Paddlers like Bill Mason, who would write, paint and film for months on end, canoeing in the Canadian wilderness, would fill my boyhood imagination with eternal solitude and complete bliss. Stories like ‘Song of the Paddle’ and ‘Path of the Paddle’, ‘Canoescapes’ and ‘Waterwalker’, for me these were like the sirens call.

All this has caused my parents great anguish over the years as I have never really been able to subdue that deep rooted wanderlust. Perhaps that should be part of the official definition; ‘That urge dwelling deep inside a person which causes parents no end of worry and great anguish’.

The upside is also due to the fact that, at least for me, I have a hard time maintaining contact outside of my immediate life circle, meaning I don’t have a need to maintain contact with far flung friends and family, and that in itself reduces the stress of my parents because they simply don’t know what I’m doing half the time!

As a result of this wanderlust I have followed some of my dreams into riding and working on vast cattle stations and actually living the magical verses of Banjo Paterson. I’ve enjoyed horseback journeys with pack mules, once over the Andes Mountains, from Argentina and into Chile. I’ve built and lived along beaches for months out of a sea kayak, built an outrigger canoe, lived on the beach and explored parts of Mexico’s Sea of Cortez.

At various times in my life it seems I have spent more time ‘under canvas’ than in a house, be it a swag in the outback, a tent on a river or sea shore somewhere or in a van “down by the river” or a climbing sight, and at no time have I ever regretted nor wished for a lifestyle any different.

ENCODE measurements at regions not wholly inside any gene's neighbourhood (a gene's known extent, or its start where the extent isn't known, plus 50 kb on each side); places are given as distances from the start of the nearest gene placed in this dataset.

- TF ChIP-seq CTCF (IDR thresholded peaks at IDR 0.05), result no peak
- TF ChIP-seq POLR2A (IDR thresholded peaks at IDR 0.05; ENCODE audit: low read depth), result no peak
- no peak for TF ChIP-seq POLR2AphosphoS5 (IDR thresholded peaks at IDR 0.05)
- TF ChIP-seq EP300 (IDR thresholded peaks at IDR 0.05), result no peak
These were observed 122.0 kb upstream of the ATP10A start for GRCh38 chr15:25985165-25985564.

Some have suggested that it’s a magical, free and easy lifestyle and to be fair it does have it’s moments of true majesty, but on a whole it takes a great deal of effort to live this way. Just as those magical moments exist, so do the moments of greater discomfort but that is the price to be paid and it’s certainly not everyones cup of tea.

I think some of us are born with wanderlust flowing through our souls and any attempt to subdue that lusting results in frustration and dissatisfaction…maybe even cause a midlife crisis for not accepting what the true self needs…it’s worth thinking about.

One of the more beautiful aspects of wandering is it is different for each and every one of us, a day or a week may satisfy the urge for some and carry that satisfaction over until another short opportunity arises. It may very well be enough to sit by a small stream, listen to the water slowly rolling pebbles along it’s bed, watch the world go by and simply dream of floating along with the currents.

Or the urge may need a scratching that takes us along on a journey that spans months, or years, continually searching for something that is intangible, unidentifiable, perhaps even magical.

At whatever level that wanderlust exists within the soul, I believe it’s important to listen to it’s call, to move a little through an unknown day and feel the excitement of not knowing what’s going to happen next…of thinking how am I going to get through this?

What ever wanderlust is, what ever the end goal becomes, embrace it, live it, let it take you to a new exciting place. To deny its existence is to deny our curiosity, deny our curiosity and we risk losing that which we truly need to satisfy our soul.

Shaun G West


Leave a Reply

Fill in your details below or click an icon to log in: Logo

You are commenting using your account. Log Out /  Change )

Twitter picture

You are commenting using your Twitter account. Log Out /  Change )

Facebook photo

You are commenting using your Facebook account. Log Out /  Change )

Connecting to %s

This site uses Akismet to reduce spam. Learn how your comment data is processed.